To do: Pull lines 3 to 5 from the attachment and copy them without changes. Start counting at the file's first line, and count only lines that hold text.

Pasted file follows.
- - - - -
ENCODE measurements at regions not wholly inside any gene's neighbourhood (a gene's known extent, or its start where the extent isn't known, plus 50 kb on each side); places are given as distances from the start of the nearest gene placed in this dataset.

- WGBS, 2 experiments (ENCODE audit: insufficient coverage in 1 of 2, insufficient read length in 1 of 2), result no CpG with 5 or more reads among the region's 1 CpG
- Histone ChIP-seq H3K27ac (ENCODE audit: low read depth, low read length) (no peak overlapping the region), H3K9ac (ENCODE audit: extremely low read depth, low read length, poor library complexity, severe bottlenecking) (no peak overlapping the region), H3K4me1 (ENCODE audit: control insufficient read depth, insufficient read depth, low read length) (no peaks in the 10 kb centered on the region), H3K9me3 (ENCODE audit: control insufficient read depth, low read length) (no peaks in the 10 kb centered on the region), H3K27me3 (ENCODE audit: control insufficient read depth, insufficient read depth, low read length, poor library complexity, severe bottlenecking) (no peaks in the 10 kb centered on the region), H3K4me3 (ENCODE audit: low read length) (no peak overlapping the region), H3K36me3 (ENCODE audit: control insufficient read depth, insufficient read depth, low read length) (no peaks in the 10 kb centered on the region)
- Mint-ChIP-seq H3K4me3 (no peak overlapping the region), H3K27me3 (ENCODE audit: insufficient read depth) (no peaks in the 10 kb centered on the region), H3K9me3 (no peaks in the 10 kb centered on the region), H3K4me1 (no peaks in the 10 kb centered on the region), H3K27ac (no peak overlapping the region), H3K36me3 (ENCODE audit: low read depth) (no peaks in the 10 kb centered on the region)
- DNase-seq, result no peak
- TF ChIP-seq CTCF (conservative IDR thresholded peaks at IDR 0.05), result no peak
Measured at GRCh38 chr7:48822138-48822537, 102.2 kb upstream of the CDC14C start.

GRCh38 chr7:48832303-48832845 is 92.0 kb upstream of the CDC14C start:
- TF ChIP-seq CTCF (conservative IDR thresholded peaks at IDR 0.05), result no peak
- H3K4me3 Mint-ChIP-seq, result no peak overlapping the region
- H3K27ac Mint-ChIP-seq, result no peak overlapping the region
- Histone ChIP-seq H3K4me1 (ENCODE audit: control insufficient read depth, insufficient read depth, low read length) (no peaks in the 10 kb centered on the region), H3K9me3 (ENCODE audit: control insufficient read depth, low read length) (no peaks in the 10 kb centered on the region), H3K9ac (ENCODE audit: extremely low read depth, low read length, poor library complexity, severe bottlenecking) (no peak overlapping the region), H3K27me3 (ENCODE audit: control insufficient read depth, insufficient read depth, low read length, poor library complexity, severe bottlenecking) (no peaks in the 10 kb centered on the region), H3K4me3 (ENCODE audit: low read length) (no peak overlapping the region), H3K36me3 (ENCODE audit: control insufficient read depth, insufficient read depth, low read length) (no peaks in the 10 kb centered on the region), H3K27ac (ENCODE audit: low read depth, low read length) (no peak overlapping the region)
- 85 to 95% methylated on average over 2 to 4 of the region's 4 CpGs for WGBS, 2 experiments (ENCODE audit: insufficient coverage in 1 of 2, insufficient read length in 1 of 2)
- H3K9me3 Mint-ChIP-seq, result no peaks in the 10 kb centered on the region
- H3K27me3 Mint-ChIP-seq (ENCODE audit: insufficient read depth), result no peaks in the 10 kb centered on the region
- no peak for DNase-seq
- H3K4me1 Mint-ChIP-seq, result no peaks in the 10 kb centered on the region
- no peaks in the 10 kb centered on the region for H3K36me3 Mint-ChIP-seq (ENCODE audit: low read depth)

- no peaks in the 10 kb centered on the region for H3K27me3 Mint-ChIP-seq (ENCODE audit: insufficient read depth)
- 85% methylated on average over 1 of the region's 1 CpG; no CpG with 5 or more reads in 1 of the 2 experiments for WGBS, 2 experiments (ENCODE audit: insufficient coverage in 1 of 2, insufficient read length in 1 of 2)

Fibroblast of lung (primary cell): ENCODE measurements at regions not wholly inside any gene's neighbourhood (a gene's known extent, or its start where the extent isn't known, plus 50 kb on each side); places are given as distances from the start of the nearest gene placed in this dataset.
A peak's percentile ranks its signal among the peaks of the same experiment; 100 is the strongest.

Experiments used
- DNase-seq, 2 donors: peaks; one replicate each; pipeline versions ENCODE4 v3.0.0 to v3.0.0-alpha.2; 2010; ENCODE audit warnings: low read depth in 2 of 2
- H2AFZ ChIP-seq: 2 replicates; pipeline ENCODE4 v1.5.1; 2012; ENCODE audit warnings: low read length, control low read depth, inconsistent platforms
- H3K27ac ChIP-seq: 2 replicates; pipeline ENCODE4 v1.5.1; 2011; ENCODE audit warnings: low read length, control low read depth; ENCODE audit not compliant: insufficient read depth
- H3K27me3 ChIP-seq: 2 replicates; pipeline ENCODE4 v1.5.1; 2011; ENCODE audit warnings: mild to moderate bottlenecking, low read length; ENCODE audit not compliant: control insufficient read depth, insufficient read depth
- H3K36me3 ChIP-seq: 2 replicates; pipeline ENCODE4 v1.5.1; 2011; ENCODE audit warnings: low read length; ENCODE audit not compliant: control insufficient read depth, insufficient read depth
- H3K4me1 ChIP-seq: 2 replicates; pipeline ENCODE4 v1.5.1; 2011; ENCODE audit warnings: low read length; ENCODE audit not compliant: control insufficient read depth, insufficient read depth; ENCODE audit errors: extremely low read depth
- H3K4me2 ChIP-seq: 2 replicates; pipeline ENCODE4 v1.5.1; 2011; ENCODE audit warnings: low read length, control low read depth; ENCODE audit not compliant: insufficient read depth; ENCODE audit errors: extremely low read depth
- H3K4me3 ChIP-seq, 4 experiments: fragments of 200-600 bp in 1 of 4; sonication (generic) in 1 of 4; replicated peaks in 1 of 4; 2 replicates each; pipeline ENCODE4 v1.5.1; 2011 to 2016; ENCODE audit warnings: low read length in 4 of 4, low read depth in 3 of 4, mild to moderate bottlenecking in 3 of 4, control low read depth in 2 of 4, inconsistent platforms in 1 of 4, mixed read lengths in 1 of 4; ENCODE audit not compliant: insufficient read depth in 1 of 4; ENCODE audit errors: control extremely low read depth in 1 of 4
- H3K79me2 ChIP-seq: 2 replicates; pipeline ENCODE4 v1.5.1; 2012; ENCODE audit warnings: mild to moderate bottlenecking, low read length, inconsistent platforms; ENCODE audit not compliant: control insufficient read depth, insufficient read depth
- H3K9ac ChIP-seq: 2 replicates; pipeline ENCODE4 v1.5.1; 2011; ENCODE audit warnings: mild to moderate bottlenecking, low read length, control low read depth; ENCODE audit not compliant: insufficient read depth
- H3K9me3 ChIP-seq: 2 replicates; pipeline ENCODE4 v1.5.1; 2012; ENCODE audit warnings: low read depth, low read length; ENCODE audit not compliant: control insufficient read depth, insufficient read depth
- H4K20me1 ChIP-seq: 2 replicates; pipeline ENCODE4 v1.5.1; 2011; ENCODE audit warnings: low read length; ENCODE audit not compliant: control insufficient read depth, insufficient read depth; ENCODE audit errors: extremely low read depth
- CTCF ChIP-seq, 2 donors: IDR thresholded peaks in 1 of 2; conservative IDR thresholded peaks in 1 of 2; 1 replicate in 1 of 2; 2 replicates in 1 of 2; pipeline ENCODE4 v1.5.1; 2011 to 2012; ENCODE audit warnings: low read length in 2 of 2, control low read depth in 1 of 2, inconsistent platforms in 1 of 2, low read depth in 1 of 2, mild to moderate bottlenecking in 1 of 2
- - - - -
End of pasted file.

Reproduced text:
- Histone ChIP-seq H3K27ac (ENCODE audit: low read depth, low read length) (no peak overlapping the region), H3K9ac (ENCODE audit: extremely low read depth, low read length, poor library complexity, severe bottlenecking) (no peak overlapping the region), H3K4me1 (ENCODE audit: control insufficient read depth, insufficient read depth, low read length) (no peaks in the 10 kb centered on the region), H3K9me3 (ENCODE audit: control insufficient read depth, low read length) (no peaks in the 10 kb centered on the region), H3K27me3 (ENCODE audit: control insufficient read depth, insufficient read depth, low read length, poor library complexity, severe bottlenecking) (no peaks in the 10 kb centered on the region), H3K4me3 (ENCODE audit: low read length) (no peak overlapping the region), H3K36me3 (ENCODE audit: control insufficient read depth, insufficient read depth, low read length) (no peaks in the 10 kb centered on the region)
- Mint-ChIP-seq H3K4me3 (no peak overlapping the region), H3K27me3 (ENCODE audit: insufficient read depth) (no peaks in the 10 kb centered on the region), H3K9me3 (no peaks in the 10 kb centered on the region), H3K4me1 (no peaks in the 10 kb centered on the region), H3K27ac (no peak overlapping the region), H3K36me3 (ENCODE audit: low read depth) (no peaks in the 10 kb centered on the region)
- DNase-seq, result no peak